To put things into perspective, I'll begin with the political side. Certainly the Prime Minister, the Minister of Transport, the local minister and local MP, the leaders of the opposition parties, you, Mr. Chair, as the chair of the transport committee, and other MPs from the surrounding area have visited the site. They didn't visit the site as tourists; they visited the site to assess the tremendous damage and the hurt of the people. Some of the bodies have not yet been identified. The potential environmental damage from this catastrophe is still to be determined. There are professionals, experts in the field, who have been on the ground from the beginning, including from Transport Canada and the Transportation Safety Board and from police services under the lead of the Sûreté du Québec. There are a lot of unanswered questions that we all want answers to. It's not that one politician wants more answers than others. I don't believe that one group or one party or one person feels more than another when it comes to the tremendous human tragedy that has taken place there.
    It is our duty as legislators to act once we have all of the necessary information in order to act. I don't know how we can conduct any study now without speaking to some of those people who eventually will determine the cause of the tragedy. We don't know how it happened yet. To sit as a committee and come up with conclusions and to conduct a review without speaking to the actual people, those resources who are very much needed in the area right now, would be a huge disservice to the people of Lac-Mégantic. There is no question in my mind about that.
    I find Mr. Watson's motion very thoughtful. I find that it leaves the door open. It asks the committee to conduct a study when there are more findings available so we that know where we should be focusing first. Those are the answers that the people of Lac-Mégantic want. Those are the answers that the mayors in the surrounding area want. Those are the answers that the mayor in my town of Richmond Hill, a town I represent here—we have trains going through with product—want. We want to know what happened, how it happened, and how it can be prevented in the future.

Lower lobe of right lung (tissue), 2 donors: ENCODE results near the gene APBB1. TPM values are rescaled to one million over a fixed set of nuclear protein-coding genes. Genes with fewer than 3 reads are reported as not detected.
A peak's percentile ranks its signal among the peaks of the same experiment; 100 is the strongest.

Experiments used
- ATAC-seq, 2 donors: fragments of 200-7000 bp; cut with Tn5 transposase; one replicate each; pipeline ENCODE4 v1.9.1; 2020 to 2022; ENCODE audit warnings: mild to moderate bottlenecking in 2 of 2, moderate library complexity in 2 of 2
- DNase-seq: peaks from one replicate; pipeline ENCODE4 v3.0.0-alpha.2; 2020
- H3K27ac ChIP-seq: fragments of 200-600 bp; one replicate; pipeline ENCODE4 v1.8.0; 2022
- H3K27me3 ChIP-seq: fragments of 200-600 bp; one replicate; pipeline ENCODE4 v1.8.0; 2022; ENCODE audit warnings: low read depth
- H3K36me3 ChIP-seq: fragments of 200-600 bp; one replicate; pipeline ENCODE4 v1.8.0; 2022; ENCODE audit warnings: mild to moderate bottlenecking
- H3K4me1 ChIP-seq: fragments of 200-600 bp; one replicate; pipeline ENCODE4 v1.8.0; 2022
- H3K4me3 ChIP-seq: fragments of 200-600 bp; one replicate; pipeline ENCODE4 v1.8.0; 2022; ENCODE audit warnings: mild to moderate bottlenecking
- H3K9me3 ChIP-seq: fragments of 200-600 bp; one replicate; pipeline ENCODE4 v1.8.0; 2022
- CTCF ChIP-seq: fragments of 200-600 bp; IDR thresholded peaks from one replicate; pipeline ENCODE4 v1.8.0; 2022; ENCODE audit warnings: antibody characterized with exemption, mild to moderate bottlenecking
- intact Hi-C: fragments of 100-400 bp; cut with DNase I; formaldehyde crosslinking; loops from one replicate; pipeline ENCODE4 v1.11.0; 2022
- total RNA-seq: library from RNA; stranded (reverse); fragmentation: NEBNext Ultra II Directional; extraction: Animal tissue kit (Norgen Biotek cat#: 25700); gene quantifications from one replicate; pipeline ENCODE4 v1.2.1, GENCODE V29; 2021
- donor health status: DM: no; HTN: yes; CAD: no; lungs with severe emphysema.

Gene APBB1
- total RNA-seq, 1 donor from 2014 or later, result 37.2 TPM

Not knowing what actually happened, not having an opportunity to speak to the people who investigated it, not having the results of the findings, without being in any way, shape or form demeaning to anyone in this room, I find it premature at this time.... I'm in full support of Mr. Watson's motion because I really believe it's going to give the best opportunity for the right action to be taken by parliamentarians on this committee.
    Thank you.


    Thank you, Mr. Menegakis.
    I am now going to call the question. Is it the wish of the committee for me to reread the motion?
    Point of order, Ms. Chow.
    Mr. Chair, I just want to ask for your ruling. I assume that if the motion now in front of us is adopted, it would not preclude my motion's standing, because we can certainly do two separate studies if we choose to.
    Is that your understanding?
    I believe, based on Mr. Watson's comment—
    Ms. Olivia Chow:—that was the case.
    They could complement each other.
    The Chair: Mr. McGuinty.
    Thanks, Mr. Chair.
    Just before we call the vote—I think that's where you're moving procedurally—


    Yes, I am.
    —could I ask a question of clarification through you to Mr. Watson?
    The Chair: Certainly.
    Mr. David McGuinty: It speaks to the question of timing that Mr. Holder raised a few times.
    Can you give us some idea of the parameter of “when” is? When are more findings of a TSB investigation likely to be released? Is he looking at the possibility? Is there an interim report to be released by the TSB, and what does he think might constitute sufficient findings to trigger the study going forward? That would be helpful for all of us to get a better idea of what's implied in the motion.
    Mr. Watson.
    Thank you to our colleague on that.
    Mr. Chair, as you know, the motion itself does not state that we have to wait for final findings from the Transportation Safety Board. It's simply that there would be more findings. Obviously, we will be meeting again when Parliament resumes in the fall. I think at that point we're going to be able to have a good look. I suspect we'll have...although I don't know for sure, as I can't climb inside the TSB's mind at this particular point on the specific timing of additional findings. But they have made a commitment to make them known as quickly as possible from my reading of their July 19 press release, I think it was. Or, certainly, in one of the letters they sent to the minister, they stated that they would be making everything immediately known as soon as they have it in terms of significant urgent safety findings. I think that's what we're looking at.